As long as I have plied the waters of Taneycomo, I have never made the venture all the way to Table Rock Dam. Nervousness and uncertainty always prevented me. I simply did not know how the channel shifted as you made the trek up lake. The entire time Steve explained to me the proper way to navigate the low water and gravel bars. Invaluable knowledge from an expert can ease your uncertainties quite well. Flow permitting, I’ll be making my way to the farthest point on Taneycomo in the future.

Upon reaching the cable below the dam, Steve suggested a heavier jig in the much swifter water. He tied on a 1/8 ounce sculpin/orange jig, which was having a bad hair day to say the least. If a jig has an excess of marabou, it is likely the trout will only grab the back end of the jig when it strikes, giving the angler a low chance of hooking it. Normally, I would whip out my pair of scissors and trim the jig down in order to avoid short strikes and increase catches. My trimming always seems to render the jig unnatural and unappealing. Steve had a solution. Instead of trimming the jig with scissors, he simply used his fingers to pluck away the excess feathers and shorten the length. The jig remained natural looking and on my first cast I had a 14-inch rainbow in the boat. I cracked another smile, feeling as if I attained some forbidden knowledge to take home with me.

We drifted slowly down river, thanks to Steve’s master trolling motor control, and constantly had strikes, with multiple fish landed by yours truly. A few trophies were stuck or turned, which left me wondering what could have been. The mysteries of Taneycomo are most wonderful.

“Throw over in that eddie, they like to hold there,” Steve would say. A quick toss and a few upward movements of my rod tip and another beautiful rainbow was netted.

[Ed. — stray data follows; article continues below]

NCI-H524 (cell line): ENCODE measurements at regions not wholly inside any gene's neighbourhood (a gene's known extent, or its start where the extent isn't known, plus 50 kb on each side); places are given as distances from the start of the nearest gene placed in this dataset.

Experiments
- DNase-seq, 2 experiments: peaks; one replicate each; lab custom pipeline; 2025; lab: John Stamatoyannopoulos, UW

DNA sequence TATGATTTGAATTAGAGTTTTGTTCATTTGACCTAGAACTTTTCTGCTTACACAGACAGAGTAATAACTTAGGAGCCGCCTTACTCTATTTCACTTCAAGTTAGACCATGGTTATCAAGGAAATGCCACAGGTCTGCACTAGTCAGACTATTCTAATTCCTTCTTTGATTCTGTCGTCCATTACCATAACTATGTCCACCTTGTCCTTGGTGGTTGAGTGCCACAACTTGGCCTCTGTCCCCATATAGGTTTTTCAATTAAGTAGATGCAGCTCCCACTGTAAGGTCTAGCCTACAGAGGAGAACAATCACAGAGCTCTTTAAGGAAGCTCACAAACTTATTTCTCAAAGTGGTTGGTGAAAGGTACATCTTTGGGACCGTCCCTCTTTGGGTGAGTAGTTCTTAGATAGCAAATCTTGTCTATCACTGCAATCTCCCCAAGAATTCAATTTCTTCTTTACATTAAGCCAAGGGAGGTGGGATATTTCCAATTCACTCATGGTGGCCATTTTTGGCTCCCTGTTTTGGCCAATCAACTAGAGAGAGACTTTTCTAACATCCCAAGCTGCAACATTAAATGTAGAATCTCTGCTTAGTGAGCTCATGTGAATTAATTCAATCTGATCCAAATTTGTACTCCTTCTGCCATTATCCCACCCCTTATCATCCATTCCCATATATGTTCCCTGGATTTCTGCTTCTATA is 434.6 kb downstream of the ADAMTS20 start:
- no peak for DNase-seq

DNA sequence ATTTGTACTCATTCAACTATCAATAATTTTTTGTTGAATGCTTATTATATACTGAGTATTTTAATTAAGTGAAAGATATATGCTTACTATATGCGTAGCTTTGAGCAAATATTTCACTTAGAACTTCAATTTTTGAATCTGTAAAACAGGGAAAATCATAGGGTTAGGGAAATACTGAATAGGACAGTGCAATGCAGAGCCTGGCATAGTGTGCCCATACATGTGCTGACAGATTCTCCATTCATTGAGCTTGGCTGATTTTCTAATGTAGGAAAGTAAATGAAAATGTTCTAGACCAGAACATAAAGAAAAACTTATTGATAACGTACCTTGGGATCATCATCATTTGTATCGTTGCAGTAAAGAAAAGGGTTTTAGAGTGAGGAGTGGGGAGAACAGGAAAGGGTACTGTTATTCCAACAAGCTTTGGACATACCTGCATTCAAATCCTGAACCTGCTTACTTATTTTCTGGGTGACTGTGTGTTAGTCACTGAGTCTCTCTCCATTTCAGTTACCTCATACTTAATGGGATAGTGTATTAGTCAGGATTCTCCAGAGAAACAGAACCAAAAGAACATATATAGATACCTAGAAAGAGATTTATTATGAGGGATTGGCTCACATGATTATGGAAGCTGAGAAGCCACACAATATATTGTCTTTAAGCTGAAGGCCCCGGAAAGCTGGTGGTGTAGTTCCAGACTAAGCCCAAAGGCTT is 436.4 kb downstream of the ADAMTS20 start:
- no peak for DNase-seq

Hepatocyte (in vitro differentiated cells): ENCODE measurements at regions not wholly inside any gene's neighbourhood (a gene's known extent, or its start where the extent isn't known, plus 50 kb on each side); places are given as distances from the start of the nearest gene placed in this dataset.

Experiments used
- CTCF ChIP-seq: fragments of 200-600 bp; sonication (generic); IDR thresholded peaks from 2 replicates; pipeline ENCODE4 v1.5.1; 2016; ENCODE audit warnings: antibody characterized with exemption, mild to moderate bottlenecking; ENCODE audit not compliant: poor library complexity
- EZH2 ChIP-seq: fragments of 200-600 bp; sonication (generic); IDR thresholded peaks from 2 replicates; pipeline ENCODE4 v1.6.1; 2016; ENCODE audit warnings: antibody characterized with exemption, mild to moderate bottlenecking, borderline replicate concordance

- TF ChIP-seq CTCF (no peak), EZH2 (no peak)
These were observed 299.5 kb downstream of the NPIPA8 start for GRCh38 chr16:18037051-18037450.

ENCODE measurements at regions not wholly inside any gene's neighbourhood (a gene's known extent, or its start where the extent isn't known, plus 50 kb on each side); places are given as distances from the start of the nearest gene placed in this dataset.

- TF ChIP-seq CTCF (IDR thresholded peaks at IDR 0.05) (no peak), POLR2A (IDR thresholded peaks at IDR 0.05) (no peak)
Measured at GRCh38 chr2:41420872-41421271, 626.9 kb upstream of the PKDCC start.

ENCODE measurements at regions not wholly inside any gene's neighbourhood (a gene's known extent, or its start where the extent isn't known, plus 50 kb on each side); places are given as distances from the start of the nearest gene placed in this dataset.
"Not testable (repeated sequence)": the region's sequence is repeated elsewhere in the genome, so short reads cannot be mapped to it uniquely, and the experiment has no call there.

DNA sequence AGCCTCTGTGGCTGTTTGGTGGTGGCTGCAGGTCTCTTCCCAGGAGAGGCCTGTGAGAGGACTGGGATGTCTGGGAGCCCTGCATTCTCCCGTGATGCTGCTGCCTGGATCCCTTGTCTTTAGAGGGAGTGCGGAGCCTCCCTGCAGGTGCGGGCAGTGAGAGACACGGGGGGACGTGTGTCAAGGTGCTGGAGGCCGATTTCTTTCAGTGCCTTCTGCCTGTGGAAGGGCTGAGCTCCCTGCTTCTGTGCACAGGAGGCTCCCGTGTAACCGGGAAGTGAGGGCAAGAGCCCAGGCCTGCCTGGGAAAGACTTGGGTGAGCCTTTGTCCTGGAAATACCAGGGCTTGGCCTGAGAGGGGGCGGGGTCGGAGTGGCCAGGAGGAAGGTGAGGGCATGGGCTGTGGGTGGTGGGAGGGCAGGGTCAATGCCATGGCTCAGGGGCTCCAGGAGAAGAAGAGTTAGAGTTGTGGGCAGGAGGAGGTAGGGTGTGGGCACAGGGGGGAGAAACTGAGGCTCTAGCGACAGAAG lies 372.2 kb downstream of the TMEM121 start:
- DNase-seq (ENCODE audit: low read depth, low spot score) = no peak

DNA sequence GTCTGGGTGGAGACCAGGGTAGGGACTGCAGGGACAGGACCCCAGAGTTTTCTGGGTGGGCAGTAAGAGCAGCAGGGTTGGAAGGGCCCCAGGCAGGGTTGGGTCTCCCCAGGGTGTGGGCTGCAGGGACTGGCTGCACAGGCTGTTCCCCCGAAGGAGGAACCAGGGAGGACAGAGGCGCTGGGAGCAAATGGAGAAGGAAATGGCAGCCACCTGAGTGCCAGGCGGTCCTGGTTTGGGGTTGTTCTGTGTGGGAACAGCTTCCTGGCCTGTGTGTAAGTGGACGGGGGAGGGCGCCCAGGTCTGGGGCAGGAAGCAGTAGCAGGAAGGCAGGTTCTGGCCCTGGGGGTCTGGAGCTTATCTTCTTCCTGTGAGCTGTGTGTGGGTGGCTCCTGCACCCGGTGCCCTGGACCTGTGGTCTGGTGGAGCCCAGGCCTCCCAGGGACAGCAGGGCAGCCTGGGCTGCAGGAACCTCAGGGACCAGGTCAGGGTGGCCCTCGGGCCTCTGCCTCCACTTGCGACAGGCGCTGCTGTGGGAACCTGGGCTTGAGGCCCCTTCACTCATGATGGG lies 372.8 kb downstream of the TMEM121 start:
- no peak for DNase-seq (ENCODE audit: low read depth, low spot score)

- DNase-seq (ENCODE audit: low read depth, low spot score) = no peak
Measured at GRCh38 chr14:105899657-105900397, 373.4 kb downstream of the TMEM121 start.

The sun sets behind Table Rock Dam on Lake Taneycomo. Photo by Tyler Mahoney

The sun sets behind Table Rock Dam on Lake Taneycomo. Photo by Tyler Mahoney

As the fog settled and light faded on upper Lake Taneycomo, Steve and I talked about the lake. We shared fish stories, locations and tactics. I felt like I was talking to an old friend, and I realized I knew quite a bit about my favorite lake. However, there are always things you can learn, and I found myself listening more than talking. As dusk was settling over us, with a sunset only outdoorsmen can see, hundreds of thousands of midges started to emerge from the tree tops along the bank. It appeared as if the trees were smoldering and plumes of black smoke were rising far above their tops. In all my life, I’ve never seen anything so remarkable. I turned to Steve and said, “As long as I’ve been fishing here, I’ve seen and learned things today I never would’ve imagined.”

He paused, smiled, and calmly said, “The devil is in the details.”

 

For more information on Steve Dickey and his guide service or to book a trip, please visit www.anglersadvantage.net, email anglersadvantage@gmail.com or call 417-619-9377.